Your spending goes up, and not just in the medical field. You can’t cook, and you used to. You can’t shop for any basic supplies, online or in person. You lose a money stream and you can’t work on restoring it. These things hit you hard, over and over, but acceptance does come. You feel peace.

When friends stop by, sometimes you have to turn them back, because you can’t handle a person then. Most of the times you can’t arrange the visits yourself, and your spouse does it for you. You have some messages and calls that go unreturned (still are), for all the folks who didn’t think to reach out to your spouse. You feel shitty for what looks like ghosting them. You can’t do better. Some people bring food. You’re overjoyed. Prepared food is magic now. At some moment you have too much food and some of it goes bad. You didn’t think of freezing it.

You can’t plan for anything. You don’t know when you’d feel better enough to walk a tad outside. Maybe in 20 minutes, maybe in three days, maybe more. Same for anything. You have near zero predictability in how your next moment will look. You do not know if you’re improving. Your body’s symptoms constantly change.

When no symptoms have exploded in your life for a few days, your spouse feels better enough and manages to do laundry. Clean clothes are great. You realize how much time is spent caring for your basic needs, and not general chores. The kitchen sink is growing a colony of something. The floor is covered with dog hair and is developing sticky spots. (You feel embarrassed to have folks come as a result.) There’s other needs, too, like sorting paperwork, making sure bills are paid, or grooming the dog, and many many more. You can’t identify what they are because you’re too exhausted to think straight.

You think of asking some friends for help. Someone at some point told you, to just ask for thing when you need them. You keep trying to evaluate just how dire your needs are. Maybe they’re not that bad, no one is actively bleeding or on fire.

You know that people do much much better when asked for something very specific, but specificity of any sort is generally outside of your level of ability. You’re concerned that people will expect a certain kind of interaction from you. You want help, you think that you need help, but the general “help me with something, I don’t know what” is not a thing that is easy for people to deal with. Sometimes you manage to figure out something specific. Your brain then chooses to “remind” you that the general culture is not centered around helping, regardless of the need of the asker. And hey, you know that you look way better than you feel. The brain continues to suggest that it’s rude to ask and not provide an explanation for why you need it. Your thoughts continue to imply your friends will be somehow upset and won’t even come by anymore. You’re still concerned that someone will think you’re not really feeling as bad as you might suggest you are. (The ER experience of a few weeks ago has cemented in that belief. You don’t have the mental energy to unpack your beliefs now; you have to keep running on what you have.) You’re sure some of your friends would handle this just fine at this moment, but you can’t figure out who it would be, because you’re not a mind reader. You’re fairly certain you cannot handle having to explain, without overtaxing yourself, so you don’t ask. You have become extremely risk averse.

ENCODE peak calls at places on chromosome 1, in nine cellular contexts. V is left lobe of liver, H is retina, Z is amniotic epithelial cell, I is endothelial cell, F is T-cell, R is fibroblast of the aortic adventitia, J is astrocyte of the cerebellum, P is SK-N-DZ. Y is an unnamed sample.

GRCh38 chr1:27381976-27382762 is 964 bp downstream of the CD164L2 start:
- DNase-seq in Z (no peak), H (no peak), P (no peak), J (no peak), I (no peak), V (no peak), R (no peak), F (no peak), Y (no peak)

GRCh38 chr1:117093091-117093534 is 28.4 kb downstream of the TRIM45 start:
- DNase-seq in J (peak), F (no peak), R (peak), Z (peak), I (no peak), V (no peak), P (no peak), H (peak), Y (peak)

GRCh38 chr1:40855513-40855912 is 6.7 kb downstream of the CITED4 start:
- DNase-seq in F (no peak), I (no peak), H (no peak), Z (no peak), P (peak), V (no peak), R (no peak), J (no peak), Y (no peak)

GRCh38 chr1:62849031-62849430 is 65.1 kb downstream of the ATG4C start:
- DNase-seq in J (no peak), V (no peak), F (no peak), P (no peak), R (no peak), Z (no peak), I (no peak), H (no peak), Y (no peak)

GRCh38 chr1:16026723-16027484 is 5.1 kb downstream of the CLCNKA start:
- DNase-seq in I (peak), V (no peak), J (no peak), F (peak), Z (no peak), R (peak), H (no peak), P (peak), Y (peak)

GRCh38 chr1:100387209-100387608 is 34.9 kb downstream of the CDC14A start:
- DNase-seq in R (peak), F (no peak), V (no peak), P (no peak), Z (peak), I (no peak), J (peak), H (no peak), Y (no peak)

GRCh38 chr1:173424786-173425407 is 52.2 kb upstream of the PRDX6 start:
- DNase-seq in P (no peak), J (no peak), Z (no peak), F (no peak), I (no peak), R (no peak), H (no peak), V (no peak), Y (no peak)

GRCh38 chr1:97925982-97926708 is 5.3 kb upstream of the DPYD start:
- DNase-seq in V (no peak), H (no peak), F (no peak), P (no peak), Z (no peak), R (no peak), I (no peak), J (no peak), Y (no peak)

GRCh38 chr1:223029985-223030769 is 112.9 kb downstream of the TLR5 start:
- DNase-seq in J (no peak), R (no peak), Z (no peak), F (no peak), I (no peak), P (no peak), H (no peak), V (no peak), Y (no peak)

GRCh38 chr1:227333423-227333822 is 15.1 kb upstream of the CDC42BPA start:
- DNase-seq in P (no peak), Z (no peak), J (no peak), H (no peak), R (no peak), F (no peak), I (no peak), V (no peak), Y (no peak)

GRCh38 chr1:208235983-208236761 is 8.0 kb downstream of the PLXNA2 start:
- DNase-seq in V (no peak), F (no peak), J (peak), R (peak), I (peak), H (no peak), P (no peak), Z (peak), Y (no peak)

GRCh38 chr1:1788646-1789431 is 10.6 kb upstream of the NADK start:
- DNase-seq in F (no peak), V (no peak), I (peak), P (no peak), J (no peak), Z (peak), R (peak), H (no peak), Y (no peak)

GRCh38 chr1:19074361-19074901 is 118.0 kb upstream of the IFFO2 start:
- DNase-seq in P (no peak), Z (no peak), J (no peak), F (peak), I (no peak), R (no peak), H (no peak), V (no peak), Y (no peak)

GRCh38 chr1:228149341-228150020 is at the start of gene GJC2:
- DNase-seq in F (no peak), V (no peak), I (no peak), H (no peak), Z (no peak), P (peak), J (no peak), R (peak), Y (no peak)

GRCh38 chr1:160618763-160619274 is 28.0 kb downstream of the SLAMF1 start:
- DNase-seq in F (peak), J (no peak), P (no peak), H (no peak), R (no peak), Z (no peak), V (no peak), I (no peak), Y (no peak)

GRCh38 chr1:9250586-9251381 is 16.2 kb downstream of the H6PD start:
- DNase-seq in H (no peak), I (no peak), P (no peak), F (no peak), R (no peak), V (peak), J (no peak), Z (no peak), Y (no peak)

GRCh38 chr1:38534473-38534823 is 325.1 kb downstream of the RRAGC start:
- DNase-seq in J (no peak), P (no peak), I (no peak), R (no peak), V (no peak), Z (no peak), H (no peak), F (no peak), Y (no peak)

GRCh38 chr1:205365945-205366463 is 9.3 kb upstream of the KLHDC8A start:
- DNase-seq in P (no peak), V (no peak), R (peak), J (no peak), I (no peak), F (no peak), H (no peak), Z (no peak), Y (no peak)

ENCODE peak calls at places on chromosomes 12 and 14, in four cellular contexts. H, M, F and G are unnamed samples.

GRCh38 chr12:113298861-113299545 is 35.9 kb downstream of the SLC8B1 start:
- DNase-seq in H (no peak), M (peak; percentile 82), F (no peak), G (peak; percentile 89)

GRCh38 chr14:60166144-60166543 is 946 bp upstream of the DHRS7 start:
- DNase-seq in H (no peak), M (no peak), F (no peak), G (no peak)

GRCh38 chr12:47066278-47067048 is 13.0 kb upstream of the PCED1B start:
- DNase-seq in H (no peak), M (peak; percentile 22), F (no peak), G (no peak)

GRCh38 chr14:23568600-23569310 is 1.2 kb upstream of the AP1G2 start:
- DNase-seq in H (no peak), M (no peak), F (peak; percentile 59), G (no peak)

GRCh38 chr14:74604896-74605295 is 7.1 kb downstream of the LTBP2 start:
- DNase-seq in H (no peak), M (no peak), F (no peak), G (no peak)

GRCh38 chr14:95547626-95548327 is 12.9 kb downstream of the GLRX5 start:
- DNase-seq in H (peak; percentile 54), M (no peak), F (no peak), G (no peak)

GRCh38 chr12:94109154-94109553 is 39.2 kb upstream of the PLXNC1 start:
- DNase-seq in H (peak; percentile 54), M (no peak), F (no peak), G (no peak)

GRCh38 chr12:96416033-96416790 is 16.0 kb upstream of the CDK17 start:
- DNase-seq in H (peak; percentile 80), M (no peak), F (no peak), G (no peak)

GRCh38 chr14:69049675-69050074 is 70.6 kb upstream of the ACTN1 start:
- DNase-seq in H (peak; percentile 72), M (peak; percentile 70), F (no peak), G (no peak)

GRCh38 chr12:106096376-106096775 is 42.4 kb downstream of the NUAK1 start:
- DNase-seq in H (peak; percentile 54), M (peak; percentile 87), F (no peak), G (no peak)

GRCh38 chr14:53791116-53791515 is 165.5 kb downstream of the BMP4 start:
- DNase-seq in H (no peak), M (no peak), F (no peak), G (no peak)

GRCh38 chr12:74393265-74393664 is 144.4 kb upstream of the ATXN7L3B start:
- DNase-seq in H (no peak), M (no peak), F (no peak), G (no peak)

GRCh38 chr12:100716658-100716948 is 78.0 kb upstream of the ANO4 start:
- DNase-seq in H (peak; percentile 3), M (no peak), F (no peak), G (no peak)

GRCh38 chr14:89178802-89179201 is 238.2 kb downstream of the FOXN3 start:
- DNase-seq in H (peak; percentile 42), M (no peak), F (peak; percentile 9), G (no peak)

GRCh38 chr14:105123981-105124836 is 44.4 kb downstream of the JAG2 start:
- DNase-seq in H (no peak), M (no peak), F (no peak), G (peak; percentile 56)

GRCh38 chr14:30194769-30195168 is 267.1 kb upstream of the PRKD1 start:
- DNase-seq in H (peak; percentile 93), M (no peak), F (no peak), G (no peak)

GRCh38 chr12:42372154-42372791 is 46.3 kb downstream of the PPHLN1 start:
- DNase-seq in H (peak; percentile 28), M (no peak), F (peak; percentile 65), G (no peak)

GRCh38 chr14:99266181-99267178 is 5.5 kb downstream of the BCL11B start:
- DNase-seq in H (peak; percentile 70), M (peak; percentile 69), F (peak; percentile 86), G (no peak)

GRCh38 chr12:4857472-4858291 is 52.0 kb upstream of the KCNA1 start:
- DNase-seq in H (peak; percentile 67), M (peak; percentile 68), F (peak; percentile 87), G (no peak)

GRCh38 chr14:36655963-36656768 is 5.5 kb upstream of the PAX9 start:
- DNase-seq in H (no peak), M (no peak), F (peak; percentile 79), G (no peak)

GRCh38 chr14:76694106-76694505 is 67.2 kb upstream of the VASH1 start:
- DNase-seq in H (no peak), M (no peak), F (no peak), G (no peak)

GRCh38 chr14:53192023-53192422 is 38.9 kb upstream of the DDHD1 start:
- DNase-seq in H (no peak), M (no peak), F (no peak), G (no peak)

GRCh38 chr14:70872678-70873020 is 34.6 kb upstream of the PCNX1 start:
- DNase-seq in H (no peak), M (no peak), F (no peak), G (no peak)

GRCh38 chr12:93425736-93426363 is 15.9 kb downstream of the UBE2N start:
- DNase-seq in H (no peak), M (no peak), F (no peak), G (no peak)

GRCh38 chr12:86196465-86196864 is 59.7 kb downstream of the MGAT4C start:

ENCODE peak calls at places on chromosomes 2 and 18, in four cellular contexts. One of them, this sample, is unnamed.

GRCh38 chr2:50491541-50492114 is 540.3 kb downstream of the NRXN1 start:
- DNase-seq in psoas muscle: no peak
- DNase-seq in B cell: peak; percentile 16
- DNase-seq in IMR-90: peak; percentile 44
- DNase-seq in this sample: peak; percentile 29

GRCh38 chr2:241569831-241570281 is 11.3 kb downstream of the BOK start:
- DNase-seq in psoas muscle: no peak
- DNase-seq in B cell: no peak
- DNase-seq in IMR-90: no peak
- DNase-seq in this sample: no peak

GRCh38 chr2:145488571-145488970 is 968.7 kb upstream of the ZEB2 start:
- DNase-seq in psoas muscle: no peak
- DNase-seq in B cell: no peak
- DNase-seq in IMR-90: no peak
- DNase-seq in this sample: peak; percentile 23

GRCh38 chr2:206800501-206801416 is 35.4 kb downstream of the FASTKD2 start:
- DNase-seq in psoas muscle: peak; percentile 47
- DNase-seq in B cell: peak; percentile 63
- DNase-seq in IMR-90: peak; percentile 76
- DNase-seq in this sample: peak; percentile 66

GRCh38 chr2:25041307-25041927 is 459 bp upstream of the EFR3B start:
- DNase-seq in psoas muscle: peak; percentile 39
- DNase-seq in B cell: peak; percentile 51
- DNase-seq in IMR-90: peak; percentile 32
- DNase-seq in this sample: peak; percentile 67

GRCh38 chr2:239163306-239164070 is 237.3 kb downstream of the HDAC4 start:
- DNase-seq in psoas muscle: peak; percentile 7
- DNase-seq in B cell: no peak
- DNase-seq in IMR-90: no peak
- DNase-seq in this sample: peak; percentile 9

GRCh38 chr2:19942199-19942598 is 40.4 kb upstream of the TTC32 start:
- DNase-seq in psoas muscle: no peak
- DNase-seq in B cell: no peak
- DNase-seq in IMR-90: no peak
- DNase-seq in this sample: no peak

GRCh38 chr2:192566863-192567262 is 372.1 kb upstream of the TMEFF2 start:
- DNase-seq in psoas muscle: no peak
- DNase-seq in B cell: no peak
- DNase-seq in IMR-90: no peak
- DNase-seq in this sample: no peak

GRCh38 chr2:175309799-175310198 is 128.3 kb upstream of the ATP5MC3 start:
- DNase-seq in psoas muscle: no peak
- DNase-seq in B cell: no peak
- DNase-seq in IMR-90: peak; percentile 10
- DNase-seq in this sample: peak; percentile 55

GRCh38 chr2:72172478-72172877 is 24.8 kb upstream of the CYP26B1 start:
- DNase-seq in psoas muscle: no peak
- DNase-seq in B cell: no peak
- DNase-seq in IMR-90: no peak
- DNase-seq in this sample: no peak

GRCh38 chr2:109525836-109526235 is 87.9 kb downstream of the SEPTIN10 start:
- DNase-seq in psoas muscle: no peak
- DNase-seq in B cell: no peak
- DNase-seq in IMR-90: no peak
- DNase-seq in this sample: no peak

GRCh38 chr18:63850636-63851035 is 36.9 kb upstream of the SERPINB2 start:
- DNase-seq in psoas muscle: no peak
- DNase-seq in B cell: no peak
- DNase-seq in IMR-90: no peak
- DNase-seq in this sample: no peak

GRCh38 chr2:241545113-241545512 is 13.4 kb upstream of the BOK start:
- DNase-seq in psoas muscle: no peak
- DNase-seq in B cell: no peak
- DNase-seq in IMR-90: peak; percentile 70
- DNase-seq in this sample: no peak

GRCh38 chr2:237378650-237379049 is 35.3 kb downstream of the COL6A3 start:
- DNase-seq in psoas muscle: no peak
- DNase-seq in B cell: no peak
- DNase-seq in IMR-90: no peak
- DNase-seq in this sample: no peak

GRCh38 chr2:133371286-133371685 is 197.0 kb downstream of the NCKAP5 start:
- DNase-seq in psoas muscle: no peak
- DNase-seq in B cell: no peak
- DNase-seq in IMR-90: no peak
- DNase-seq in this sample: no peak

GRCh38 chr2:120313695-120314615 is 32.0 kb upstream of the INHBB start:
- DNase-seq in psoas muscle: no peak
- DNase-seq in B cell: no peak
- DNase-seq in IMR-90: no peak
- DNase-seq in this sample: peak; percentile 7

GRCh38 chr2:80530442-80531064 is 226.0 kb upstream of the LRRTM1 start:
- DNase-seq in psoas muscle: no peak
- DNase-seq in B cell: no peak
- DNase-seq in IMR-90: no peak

The risk aversion and unpredictability of your situation pose an interesting puzzle. When you catch a bit of a break, you eat. Showering and trying to walk are also on the list. What happens when you have a bit more energy? Do you try to talk to someone and be vaguely social? Social deprivation in situations of extreme stress is a not a happy thing, people. Especially prolonged. Do you see a doctor? You can’t predictably make an appointment, and those you have managed to make are exhausting and don’t really result in anything. Do you (if you got lucky enough that you can look at a screen and use a keyboard and think semi-clearly) use a computer to figure out a voice-free setup so your future self may be able to go hands free? Do you shop for a cane? Do you take notes about how you’ve been feeling so a future medical figure may be able to help you better? Do you research alternative medicine? You don’t know how long this window of opportunity will last. Your energy can go away literally any moment. You can’t commit to any bigger task that requires you to go through with it. You need to think of exits from situations before you enter them, because you’ve learned you might be too exhausted to think of a way to do so later. And if you don’t exit when your energy drops, you’re depleting yourself and paying tenfold in future energy. Or your exit is not graceful and has repercussions, like being socially unacceptable, or financially taxing, or incurring more work later. Simple examples: telling a friend to “leave now” mid-conversation, without an explanation; or being unable to show up to an appointment, and paying the full fee anyway. You used to perceive yourself as an excellent planner and predictor of outcomes before, so you try to manage the setup. You take notes when you can both think and hold a pen. You tell your spouse that a situation is to be managed this or that way and hope they remember when the time comes. Sadly you forget the notes exist. Your spouse is not around. Your energy expense did not result in a quality of life improvement.

Turns out you can’t plan for all these because the decision tree is too broad, and your processing energy is limited. You cannot trim the tree. You’re exhausted trying to keep yourself safe-ish and vaguely occasionally functioning. You have no idea how your future looks like, even the very nearby future of next week, so you can’t really optimize for something, because you don’t know what the need will be. Remember, your symptoms shift. You focus on what is in front of you. No future. Or, rather, minimal future. Food. Shower. Walk. Make any decisions or take any actions last minute or drop them. If you don’t have an overabundance of energy for a task, don’t start. Often you don’t get to the graceful exit or useful outcome anyway. Keep focusing on the moment.